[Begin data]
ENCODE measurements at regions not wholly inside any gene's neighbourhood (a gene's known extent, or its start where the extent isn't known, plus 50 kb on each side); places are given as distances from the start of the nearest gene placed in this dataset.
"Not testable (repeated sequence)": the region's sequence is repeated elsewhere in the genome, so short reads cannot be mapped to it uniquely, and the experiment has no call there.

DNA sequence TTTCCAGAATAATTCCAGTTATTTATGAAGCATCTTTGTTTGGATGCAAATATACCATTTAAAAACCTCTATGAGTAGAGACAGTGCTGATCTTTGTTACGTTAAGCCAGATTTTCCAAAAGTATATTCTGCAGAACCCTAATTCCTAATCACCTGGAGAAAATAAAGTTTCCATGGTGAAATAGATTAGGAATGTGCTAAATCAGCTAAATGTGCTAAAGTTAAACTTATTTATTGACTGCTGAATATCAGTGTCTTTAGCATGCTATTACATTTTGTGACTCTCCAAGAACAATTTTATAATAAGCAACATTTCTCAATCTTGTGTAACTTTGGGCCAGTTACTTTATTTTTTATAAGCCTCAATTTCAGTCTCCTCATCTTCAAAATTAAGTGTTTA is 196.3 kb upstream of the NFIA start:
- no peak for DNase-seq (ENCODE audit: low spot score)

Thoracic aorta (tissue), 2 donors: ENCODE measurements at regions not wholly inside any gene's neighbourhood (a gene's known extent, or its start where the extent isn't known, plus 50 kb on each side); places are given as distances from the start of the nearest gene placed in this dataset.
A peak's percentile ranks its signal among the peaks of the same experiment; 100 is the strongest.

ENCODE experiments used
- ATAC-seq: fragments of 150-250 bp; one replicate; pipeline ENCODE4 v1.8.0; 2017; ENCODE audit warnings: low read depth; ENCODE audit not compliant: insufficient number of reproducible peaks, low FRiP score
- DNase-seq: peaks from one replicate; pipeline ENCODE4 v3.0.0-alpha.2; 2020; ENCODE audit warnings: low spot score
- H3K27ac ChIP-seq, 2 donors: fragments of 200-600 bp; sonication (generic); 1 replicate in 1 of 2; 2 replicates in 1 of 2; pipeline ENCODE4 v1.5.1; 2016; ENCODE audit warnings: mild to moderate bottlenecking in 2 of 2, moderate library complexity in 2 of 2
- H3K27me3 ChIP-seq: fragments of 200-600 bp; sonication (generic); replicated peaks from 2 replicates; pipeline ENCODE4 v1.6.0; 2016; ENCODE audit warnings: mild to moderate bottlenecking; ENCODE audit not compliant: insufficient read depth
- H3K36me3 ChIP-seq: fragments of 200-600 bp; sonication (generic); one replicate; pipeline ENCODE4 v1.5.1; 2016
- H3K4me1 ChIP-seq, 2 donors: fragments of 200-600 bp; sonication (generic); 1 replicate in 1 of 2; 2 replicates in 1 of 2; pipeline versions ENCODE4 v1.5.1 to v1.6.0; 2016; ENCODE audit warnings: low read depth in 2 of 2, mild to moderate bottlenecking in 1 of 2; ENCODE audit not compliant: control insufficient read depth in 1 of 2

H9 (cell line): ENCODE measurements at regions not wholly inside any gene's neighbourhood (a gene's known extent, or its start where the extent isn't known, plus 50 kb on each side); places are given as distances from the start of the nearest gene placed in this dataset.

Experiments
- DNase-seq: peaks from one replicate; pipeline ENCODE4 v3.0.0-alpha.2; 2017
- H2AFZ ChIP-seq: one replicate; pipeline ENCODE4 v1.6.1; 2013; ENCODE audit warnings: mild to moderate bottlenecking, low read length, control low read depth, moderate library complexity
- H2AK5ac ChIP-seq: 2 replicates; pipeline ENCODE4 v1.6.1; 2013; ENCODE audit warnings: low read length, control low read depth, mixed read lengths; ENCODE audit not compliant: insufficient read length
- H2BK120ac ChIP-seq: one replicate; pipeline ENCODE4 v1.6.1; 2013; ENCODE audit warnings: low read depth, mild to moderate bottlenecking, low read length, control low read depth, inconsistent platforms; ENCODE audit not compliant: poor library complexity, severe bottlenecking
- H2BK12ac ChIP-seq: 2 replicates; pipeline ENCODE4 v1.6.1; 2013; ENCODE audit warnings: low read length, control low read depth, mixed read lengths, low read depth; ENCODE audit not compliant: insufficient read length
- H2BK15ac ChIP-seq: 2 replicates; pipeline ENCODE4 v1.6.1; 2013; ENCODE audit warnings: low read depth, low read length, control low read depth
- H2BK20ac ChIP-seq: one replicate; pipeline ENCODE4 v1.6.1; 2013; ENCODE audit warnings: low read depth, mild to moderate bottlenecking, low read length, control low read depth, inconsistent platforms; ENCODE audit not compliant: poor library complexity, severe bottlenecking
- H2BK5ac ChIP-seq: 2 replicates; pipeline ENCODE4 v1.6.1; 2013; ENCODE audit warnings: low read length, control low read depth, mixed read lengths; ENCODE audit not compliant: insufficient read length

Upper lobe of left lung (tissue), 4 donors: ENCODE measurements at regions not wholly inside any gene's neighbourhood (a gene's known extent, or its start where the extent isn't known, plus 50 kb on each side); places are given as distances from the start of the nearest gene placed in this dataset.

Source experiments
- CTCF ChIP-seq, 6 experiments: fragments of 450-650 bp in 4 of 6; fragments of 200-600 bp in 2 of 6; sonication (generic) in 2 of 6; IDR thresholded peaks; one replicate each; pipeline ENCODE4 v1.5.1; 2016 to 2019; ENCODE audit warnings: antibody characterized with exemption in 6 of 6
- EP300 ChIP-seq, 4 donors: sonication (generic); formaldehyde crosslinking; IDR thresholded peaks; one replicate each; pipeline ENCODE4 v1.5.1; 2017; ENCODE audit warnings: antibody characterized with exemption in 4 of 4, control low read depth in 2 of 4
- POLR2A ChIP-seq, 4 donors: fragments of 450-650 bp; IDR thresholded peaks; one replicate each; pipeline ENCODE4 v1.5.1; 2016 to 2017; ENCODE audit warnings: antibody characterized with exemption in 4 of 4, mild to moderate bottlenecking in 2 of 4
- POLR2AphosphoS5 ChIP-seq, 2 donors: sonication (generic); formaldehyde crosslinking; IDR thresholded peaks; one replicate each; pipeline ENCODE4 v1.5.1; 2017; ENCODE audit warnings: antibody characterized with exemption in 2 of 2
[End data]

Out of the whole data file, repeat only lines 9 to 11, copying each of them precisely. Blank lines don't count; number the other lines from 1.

- DNase-seq: peaks from one replicate; pipeline ENCODE4 v3.0.0-alpha.2; 2020; ENCODE audit warnings: low spot score
- H3K27ac ChIP-seq, 2 donors: fragments of 200-600 bp; sonication (generic); 1 replicate in 1 of 2; 2 replicates in 1 of 2; pipeline ENCODE4 v1.5.1; 2016; ENCODE audit warnings: mild to moderate bottlenecking in 2 of 2, moderate library complexity in 2 of 2
- H3K27me3 ChIP-seq: fragments of 200-600 bp; sonication (generic); replicated peaks from 2 replicates; pipeline ENCODE4 v1.6.0; 2016; ENCODE audit warnings: mild to moderate bottlenecking; ENCODE audit not compliant: insufficient read depth